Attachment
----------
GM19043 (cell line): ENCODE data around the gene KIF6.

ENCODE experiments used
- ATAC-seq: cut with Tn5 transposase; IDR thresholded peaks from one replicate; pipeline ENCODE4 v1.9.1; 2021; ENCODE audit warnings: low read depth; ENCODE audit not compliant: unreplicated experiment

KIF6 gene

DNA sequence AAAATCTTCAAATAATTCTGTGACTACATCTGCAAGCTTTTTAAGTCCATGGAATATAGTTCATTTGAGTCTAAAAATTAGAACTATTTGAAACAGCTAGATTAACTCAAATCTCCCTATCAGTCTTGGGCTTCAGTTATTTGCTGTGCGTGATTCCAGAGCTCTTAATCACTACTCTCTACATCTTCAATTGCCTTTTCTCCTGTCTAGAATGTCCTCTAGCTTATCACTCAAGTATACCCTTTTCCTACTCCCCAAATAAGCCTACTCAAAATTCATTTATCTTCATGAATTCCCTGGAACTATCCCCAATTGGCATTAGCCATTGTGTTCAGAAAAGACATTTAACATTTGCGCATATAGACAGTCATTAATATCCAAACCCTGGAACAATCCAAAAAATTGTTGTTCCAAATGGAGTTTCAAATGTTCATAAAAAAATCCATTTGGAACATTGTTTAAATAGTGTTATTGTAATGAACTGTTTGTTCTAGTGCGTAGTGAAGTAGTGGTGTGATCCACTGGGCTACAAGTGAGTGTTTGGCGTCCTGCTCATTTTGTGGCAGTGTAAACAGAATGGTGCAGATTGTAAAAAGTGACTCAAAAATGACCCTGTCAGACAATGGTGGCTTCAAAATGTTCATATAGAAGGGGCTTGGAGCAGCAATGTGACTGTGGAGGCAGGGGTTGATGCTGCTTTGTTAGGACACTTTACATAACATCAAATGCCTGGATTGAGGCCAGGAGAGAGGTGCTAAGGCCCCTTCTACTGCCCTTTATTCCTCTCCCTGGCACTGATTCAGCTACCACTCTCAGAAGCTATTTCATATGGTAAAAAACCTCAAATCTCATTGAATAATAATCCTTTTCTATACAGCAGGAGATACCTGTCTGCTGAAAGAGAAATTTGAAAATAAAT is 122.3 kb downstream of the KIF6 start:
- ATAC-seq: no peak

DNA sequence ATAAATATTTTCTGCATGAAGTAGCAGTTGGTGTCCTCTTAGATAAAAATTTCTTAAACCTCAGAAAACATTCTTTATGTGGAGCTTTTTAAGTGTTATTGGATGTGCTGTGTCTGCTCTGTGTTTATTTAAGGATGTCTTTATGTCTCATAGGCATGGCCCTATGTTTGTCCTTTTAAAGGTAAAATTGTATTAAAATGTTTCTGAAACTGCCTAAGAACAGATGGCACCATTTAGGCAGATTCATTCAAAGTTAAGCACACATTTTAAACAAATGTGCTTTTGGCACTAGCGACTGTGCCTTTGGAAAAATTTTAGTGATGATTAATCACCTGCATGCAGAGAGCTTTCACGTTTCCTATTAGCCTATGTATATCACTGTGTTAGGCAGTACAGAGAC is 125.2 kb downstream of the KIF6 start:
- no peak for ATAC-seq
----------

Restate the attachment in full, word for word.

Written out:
GM19043 (cell line): ENCODE data around the gene KIF6.

ENCODE experiments used
- ATAC-seq: cut with Tn5 transposase; IDR thresholded peaks from one replicate; pipeline ENCODE4 v1.9.1; 2021; ENCODE audit warnings: low read depth; ENCODE audit not compliant: unreplicated experiment

KIF6 gene

DNA sequence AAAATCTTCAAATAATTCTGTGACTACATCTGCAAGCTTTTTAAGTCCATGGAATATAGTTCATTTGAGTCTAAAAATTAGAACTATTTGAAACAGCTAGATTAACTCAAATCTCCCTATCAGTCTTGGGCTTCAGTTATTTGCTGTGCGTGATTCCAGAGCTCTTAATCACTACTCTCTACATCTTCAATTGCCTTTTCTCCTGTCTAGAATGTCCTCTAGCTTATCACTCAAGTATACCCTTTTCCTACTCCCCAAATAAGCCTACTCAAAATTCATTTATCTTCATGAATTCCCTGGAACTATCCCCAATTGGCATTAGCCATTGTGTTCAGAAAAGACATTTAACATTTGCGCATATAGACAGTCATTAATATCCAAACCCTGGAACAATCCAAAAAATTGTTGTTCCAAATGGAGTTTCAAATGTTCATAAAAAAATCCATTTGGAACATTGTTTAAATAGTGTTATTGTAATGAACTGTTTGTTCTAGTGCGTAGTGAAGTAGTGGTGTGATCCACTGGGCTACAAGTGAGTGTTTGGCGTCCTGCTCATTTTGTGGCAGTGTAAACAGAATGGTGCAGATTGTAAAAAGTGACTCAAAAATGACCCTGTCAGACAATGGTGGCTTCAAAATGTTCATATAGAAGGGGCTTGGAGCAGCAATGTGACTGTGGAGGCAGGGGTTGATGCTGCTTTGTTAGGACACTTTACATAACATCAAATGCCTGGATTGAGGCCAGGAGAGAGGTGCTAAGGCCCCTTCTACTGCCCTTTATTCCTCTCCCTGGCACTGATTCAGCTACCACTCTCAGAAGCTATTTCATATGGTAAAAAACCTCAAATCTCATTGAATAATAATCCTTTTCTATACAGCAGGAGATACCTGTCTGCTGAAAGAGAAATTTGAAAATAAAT is 122.3 kb downstream of the KIF6 start:
- ATAC-seq: no peak

DNA sequence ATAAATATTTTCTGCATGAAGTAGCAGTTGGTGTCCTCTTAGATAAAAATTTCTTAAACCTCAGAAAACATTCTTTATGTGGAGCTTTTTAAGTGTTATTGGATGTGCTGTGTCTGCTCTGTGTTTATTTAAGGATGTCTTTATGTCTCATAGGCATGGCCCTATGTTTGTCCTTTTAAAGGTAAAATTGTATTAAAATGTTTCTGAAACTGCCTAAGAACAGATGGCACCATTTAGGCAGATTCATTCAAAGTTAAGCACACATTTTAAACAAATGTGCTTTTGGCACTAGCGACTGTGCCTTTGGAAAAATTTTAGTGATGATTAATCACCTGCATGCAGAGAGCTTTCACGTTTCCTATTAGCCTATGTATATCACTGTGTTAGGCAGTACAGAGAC is 125.2 kb downstream of the KIF6 start:
- no peak for ATAC-seq